Transit Tours in South Korea
When I landed at Incheon International Airport, South Korea, in the wee hours of the morning on my way home from Vietnam this past summer, I was absolutely dreading the 12-hour layover I had in front of me. I had plans to write, read and die a slow and painful layover death, but as I headed out of the international terminal, I passed a reservations desk for Transit Tours, which offered another solution for how to spend my day.
For anyone with a layover at Incheon, Transit Tours are the ideal way to leave the airport for a whirlwind tour of the surrounding town or nearby Seoul. Tour options in Incheon range from one to four hours in length, and those to Seoul require five to seven hours of time.
Once I stopped at the Transit Tours desk and picked up the brochure with the tour offerings, I had the wild idea to venture out on my own for the day, but the beauty of a pre-arranged tour during such a short duration of time is that I didn’t have to know where I wanted to go nor did I have to worry about getting back to the airport in time for my flight. On my own, I would have needed to do my own research on sites I could reach during my 12 hours while navigating the language barrier and figuring out how to deal with the public transportation options.
Located between gates 3 and 4, the main Transit Tours desk is well staffed with English-speaking locals who helped me figure out what tour was best for me. I wanted to make the most of my time, but, as I was a solo traveler, I also wanted to get the most bang for my buck, which required I go on a tour that had at least four people (including myself).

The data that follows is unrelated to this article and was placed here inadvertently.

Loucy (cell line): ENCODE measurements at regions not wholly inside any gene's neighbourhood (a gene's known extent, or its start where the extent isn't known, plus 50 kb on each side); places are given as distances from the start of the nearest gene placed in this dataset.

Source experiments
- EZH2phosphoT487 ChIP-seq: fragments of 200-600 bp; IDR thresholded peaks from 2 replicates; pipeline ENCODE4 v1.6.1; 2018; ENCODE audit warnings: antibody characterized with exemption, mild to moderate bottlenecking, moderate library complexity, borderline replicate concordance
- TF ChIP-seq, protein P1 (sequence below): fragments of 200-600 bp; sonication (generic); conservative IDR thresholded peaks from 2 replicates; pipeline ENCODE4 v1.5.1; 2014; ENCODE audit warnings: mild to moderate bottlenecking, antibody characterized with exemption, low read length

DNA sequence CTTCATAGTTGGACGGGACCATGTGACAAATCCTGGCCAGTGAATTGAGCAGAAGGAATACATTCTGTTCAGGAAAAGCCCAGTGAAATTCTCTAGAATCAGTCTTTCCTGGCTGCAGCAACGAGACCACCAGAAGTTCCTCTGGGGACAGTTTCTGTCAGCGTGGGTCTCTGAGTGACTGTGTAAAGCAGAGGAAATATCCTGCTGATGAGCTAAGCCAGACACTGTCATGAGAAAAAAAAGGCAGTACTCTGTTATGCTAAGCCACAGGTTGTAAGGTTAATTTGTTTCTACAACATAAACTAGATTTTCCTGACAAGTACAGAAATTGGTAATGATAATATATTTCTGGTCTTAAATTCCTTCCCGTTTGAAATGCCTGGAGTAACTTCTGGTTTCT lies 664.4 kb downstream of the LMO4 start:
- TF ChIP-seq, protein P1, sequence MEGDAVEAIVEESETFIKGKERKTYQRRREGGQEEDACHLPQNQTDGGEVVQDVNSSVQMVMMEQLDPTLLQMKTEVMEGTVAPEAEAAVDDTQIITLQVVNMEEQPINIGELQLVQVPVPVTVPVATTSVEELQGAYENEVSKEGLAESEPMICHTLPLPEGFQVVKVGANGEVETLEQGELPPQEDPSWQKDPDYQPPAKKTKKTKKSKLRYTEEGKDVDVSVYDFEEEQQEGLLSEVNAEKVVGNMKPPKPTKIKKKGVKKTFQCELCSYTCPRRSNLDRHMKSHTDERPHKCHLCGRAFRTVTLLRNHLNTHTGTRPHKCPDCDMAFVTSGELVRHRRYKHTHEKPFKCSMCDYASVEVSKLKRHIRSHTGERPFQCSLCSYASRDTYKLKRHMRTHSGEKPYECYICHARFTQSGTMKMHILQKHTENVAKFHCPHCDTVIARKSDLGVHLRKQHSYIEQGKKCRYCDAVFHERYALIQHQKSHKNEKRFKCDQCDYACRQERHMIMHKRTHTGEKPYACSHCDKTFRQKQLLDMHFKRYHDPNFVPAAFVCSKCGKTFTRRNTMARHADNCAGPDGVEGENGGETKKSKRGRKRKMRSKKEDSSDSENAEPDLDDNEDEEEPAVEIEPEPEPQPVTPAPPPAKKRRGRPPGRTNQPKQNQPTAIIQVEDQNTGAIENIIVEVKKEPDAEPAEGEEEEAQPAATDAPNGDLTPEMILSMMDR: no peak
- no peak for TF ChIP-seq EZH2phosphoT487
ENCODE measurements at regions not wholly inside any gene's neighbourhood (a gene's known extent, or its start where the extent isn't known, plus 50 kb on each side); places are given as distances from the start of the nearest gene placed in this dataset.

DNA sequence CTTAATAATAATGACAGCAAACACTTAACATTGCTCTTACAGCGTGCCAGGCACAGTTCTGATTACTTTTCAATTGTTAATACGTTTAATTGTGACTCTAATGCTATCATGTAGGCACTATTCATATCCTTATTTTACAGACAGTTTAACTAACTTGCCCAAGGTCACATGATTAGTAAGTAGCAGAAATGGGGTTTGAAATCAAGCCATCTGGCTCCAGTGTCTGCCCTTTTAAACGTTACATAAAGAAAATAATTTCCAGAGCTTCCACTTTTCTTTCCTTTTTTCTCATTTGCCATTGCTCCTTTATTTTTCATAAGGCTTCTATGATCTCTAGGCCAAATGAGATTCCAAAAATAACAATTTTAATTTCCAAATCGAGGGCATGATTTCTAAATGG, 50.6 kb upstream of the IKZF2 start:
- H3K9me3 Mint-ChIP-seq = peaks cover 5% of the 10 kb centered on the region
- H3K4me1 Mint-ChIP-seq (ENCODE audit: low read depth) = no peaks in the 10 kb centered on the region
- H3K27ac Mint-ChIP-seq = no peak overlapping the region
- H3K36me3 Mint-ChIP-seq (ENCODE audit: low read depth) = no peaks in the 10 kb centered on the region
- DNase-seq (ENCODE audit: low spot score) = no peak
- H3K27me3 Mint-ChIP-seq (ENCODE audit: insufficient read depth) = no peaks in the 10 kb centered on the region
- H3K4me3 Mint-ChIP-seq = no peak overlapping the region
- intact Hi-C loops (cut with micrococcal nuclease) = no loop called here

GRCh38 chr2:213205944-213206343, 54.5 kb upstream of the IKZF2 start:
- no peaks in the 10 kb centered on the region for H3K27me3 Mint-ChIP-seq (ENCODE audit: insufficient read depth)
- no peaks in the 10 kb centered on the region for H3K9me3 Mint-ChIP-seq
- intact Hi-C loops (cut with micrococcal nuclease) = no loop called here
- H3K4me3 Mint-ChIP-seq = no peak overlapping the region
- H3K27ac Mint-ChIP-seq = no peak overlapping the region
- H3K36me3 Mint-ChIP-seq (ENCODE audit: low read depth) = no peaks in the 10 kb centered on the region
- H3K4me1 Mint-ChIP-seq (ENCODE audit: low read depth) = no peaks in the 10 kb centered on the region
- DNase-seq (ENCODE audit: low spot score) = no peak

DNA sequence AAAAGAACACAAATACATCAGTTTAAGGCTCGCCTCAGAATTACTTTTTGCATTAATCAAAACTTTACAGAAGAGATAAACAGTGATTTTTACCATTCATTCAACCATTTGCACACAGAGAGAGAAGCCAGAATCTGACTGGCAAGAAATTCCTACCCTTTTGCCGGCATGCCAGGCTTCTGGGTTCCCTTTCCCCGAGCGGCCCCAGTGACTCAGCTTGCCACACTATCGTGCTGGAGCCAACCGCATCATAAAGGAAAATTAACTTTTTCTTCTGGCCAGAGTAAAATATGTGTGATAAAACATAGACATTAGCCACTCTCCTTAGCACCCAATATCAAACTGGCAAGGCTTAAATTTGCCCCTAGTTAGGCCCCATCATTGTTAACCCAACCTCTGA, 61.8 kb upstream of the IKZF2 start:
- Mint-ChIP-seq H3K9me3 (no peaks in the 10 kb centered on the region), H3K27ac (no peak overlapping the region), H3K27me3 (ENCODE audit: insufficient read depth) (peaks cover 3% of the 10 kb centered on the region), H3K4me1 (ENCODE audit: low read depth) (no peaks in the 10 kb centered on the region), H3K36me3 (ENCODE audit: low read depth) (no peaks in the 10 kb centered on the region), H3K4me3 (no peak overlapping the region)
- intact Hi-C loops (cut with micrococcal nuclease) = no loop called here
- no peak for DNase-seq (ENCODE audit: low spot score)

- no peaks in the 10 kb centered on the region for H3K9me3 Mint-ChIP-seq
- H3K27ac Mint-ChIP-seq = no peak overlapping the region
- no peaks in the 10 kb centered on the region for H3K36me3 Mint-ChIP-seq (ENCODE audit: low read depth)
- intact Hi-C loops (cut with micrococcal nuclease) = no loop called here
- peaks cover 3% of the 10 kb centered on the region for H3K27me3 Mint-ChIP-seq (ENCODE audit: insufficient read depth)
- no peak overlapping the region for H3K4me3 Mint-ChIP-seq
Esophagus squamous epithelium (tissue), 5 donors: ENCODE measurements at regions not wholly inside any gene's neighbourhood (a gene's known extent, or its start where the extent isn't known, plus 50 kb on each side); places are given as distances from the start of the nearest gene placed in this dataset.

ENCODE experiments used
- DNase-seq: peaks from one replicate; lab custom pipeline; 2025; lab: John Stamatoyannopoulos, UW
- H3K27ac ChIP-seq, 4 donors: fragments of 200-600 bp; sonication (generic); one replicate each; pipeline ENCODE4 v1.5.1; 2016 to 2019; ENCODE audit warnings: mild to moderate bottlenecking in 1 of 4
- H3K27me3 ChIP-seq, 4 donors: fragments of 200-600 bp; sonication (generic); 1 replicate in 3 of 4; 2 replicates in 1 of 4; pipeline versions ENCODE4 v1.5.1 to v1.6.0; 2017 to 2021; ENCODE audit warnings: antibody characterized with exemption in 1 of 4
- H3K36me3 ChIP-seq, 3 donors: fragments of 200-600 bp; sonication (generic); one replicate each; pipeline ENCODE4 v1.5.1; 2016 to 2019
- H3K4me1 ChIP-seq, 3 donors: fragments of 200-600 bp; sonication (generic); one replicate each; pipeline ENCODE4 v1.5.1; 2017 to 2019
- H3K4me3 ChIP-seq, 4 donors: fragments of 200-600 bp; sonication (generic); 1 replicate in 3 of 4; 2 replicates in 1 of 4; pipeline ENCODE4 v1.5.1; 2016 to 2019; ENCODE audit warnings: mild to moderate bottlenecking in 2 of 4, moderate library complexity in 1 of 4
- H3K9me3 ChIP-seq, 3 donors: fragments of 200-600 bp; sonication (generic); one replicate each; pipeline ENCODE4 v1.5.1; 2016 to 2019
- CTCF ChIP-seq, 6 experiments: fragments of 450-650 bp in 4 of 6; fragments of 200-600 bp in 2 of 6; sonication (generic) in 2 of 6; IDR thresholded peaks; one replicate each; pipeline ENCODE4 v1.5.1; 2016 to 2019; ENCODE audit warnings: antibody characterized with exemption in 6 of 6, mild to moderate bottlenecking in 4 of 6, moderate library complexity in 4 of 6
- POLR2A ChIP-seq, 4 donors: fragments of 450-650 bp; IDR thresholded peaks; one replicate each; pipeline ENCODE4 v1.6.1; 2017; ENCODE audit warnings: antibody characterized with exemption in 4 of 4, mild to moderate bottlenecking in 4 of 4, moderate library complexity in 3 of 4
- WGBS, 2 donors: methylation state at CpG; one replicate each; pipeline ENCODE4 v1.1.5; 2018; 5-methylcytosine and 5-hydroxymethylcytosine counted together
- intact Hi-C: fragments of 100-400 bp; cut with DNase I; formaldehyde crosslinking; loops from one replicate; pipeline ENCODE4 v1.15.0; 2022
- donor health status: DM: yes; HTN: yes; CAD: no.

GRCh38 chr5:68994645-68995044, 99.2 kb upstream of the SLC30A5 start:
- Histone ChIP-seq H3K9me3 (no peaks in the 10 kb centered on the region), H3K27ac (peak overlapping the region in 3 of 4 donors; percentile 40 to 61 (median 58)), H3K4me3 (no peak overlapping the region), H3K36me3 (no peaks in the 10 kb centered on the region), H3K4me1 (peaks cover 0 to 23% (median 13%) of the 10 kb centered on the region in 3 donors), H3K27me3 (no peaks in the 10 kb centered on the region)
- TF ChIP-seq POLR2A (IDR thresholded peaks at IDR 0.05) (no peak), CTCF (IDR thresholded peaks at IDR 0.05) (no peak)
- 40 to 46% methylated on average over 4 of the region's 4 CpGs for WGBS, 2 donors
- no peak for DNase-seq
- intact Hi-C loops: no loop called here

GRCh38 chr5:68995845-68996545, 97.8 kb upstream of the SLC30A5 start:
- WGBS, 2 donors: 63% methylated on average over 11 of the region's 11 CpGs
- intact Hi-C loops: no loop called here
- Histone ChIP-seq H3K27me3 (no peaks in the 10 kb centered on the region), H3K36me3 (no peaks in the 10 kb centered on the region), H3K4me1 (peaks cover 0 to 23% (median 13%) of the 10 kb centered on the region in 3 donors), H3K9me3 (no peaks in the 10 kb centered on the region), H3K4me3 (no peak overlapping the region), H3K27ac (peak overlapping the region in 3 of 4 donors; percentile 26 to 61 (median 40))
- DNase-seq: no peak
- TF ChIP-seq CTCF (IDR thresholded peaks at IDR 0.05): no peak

The company offers twelve tours from Incheon International Airport. Those located in Incheon are as simple as one- and two-hour tours that go from the airport to a nearby temple and a shopping mall (two separate tours, $5.00 per person). There is also a drama tour that includes stops at film locations, and there are a few city tours that hit some of the markets and parks significant to the city.
With extra time, visitors can make it all the way across the bridge to Seoul for a city tour. There are four city tours, and they hit a variety of temples, museums, markets and significant sites. One even includes a stop at a kimchi cooking school. All of the city tours have very different itineraries, but they all include meals and run $60.00 per person.For those with a bit more time, there is a tour that offers attraction stops around the DMZ.
I chose Seoul City Tour 1, which was a whirlwind tour of Gyeongbokgung (an ancient palace), the National Folk Museum, a walk along Insadong (a popular shopping district) and a traditional Korean lunch. Was it the ideal way to see the city? Not necessarily, but I definitely wouldn’t have done any better on my own (chances are good I never would have left the airport), and it was a great way to get a quick overview of Seoul, which happens to be one of my husband’s most favorite places in the world. In a way, I felt the $60.00 was a bit steep, but I was completely willing to fork over the cash given the fact that all of the details were taken care of and all I had to do was enjoy the ride and not worry about getting back to the airport on time.
The Transit Tours concept is absolutely brilliant, and I recommend that anyone with a long layover at Incheon International Airport consider signing up for a tour. I would love to see similar tour desks placed in other major international hubs. There’s no way a traveler can immerse himself into a culture in 12 short hours, but that doesn’t mean he can’t enjoy what is located just beyond the airport runway.
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